The public bodies with attributions of national security are: the Romanian Intelligence Service, the Foreign Intelligence Service, the Protection and Guard Service as well as the Ministry of Defense, the Ministry of Interior and the Ministry of Justice, through specialized internal structures. In carrying out their activities, each of these bodies has a specific regulatory framework. Thus, Law no. 14/1992 on the organization and functioning of the Romanian Intelligence Service states in Art. 9 that in order to establish the existence of threats to national security, the intelligence services may: a) request and obtain objects, documents or official information from public authorities or institutions, or to request them from legal persons of private law or from natural persons; b) consult specialists or experts; c) receive notifications or written information; d) capture some operative moments by photographing, filming or other technical means, or make individual findings on public activities carried out in public places, if this activity is not done systematically; e) obtain data generated or processed by providers of public electronic communications networks or providers of publicly available electronic communications services, other than their content, and retained by them according to law.

Given the content of personal data and the specific activities carried out by the intelligence services in order to safeguard national security, it is evident the need to recognize some guarantees in the processing of personal data, which would avert the risk of arbitrariness and abuse of power. In this respect, it has been stressed that in the matter of the processing of personal data in the area of national security, one must take into consideration the demands of the constitutional provisions on private and family life (Art. 26) and the secrecy of correspondence (Art. 28) as well as those of Art. 8 of the European Convention on Human Rights and of Articles 7 and 8 of the Charter of Fundamental Rights of the European Union (Zanfir G., 2015, pp. 17-18).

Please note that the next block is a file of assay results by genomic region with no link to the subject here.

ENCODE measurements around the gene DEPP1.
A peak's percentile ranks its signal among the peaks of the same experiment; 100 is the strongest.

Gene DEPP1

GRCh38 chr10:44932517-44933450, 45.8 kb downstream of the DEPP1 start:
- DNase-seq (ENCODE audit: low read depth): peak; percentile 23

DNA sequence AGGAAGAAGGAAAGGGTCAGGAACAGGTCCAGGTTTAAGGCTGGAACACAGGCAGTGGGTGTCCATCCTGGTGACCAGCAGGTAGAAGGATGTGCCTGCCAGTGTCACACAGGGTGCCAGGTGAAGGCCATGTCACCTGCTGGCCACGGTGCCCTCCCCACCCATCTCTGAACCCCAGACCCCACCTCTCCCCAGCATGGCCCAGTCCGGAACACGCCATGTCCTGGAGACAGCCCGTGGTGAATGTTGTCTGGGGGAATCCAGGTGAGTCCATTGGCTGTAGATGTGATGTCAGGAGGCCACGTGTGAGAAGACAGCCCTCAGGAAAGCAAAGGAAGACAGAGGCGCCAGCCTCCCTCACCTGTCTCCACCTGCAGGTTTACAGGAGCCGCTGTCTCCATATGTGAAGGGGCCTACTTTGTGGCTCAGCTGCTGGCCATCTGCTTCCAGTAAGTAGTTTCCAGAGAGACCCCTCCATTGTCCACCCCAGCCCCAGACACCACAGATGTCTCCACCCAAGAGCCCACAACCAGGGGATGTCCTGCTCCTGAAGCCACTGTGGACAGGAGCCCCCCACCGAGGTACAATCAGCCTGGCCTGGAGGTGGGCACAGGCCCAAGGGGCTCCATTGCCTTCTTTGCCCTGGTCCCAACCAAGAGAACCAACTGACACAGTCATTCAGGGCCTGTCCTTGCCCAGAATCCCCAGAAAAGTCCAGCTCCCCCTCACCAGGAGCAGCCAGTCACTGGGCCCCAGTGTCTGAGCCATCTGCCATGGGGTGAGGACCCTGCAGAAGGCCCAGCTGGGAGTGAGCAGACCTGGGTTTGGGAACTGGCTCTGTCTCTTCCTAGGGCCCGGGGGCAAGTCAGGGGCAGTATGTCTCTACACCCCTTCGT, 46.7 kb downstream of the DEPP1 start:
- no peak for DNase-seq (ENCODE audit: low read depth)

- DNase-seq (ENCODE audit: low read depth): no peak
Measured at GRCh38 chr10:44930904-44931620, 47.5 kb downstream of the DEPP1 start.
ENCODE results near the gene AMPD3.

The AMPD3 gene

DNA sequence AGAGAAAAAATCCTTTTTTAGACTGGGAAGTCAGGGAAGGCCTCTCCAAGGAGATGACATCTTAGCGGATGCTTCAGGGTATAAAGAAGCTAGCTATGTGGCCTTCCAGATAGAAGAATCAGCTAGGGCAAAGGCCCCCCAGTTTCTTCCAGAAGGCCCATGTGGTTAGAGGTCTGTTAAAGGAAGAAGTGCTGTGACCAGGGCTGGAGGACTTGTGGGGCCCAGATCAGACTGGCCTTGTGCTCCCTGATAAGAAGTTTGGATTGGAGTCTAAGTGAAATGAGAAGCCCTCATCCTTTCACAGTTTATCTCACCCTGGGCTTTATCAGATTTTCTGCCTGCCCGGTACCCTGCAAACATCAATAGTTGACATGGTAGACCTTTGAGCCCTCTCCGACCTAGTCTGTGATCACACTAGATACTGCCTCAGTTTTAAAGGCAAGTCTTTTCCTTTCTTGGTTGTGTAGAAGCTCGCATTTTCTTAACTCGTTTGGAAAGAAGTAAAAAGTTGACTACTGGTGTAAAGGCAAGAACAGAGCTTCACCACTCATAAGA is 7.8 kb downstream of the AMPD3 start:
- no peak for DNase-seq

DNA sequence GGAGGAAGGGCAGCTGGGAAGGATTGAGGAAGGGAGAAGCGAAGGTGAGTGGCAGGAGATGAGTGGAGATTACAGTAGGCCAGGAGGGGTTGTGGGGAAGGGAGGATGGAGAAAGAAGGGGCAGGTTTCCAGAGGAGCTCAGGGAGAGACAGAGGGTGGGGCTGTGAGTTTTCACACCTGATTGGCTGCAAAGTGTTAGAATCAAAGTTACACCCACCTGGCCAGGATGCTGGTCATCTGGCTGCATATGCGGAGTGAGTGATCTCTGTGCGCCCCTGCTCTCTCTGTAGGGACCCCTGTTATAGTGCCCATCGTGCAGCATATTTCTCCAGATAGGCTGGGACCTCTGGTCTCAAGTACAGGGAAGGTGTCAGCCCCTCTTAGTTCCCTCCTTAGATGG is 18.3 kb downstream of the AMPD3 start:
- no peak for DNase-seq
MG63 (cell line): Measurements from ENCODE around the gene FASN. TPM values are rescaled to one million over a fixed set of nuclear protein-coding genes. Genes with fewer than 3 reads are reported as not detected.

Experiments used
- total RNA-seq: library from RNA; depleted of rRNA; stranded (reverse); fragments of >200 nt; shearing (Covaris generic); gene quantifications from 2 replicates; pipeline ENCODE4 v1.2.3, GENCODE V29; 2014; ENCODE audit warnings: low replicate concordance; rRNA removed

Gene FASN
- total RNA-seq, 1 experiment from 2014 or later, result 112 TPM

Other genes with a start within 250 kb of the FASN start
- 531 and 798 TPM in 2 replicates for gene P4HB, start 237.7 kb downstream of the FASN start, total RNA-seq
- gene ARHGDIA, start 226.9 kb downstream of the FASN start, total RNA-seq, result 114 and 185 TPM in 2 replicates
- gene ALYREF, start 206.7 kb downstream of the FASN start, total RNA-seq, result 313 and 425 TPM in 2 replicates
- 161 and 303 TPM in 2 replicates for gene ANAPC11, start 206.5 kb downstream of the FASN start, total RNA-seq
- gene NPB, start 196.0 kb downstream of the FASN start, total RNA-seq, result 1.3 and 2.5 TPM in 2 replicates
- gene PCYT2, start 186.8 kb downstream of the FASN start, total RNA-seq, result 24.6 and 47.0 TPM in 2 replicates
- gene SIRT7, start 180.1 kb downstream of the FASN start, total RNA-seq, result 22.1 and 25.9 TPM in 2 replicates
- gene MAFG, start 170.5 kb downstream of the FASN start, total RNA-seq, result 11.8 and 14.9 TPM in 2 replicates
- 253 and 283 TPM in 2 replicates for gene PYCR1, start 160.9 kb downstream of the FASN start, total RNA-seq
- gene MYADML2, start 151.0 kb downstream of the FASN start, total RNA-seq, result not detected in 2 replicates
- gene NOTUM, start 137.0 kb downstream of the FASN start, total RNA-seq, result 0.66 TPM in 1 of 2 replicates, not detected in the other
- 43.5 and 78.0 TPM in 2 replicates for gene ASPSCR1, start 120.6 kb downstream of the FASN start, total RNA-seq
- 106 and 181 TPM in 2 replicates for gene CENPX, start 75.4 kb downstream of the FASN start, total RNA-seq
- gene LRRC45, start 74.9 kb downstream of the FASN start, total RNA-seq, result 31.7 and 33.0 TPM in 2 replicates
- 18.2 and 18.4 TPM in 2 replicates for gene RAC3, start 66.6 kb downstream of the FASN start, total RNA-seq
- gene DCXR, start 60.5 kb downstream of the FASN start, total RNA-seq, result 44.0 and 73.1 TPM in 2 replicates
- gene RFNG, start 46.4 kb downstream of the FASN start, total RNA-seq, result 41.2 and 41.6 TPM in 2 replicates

The Constitutional Court of Romania developed in the past years a constant case law on providing effective guarantees to personal data protection. In Decision no. 440 of 8 July 2014 regarding the exception of unconstitutionality of the provisions of Law no. 82/2012, the Court reminded that „limiting the exercise of some personal rights, in consideration of some collective rights and public interests aimed at national security, public order and criminal prevention, has always been a sensitive operation in terms of regulation, being necessary to maintain a fair balance between individual interests and rights, on the one hand, and those of the society, on the other hand” (point 48). Among the many aspects of unconstitutionality (such as the extent and seriousness of the interference with certain fundamental rights, the lack of clarity and predictability of the law) the Constitutional Court also emphasized that „the law does not provide objective criteria which would limit to strictly necessary the number of people having access and later using the retained data, that the access of national authorities to the stored data is not conditioned in all cases by a prior review by a court or an independent administrative entity, which would limit such access and use to what is strictly necessary in achieving the objective” (point 57).

Theoretically accepting the constitutionality of retention and storage of personal data, the Constitutional Court reiterated its objections to state bodies with attributions with national security having access to these data. The Court held that the requests for access to the retained data in view of their use for the purposes prescribed by law „are not subject to authorization or approval by the court, thus deprived of the guarantee of effective protection against potential abuse and any illicit access and misuse of such data” (point 63). Consequently, following the admission of the exception of unconstitutionality of the provisions of Law no. 82/2012, the judiciary bodies and those with attributions with national security no longer had access to the data retained and stored up to that moment, nor the possibility of accessing and using the data retained by providers for billing, payments for interconnection or other commercial purposes.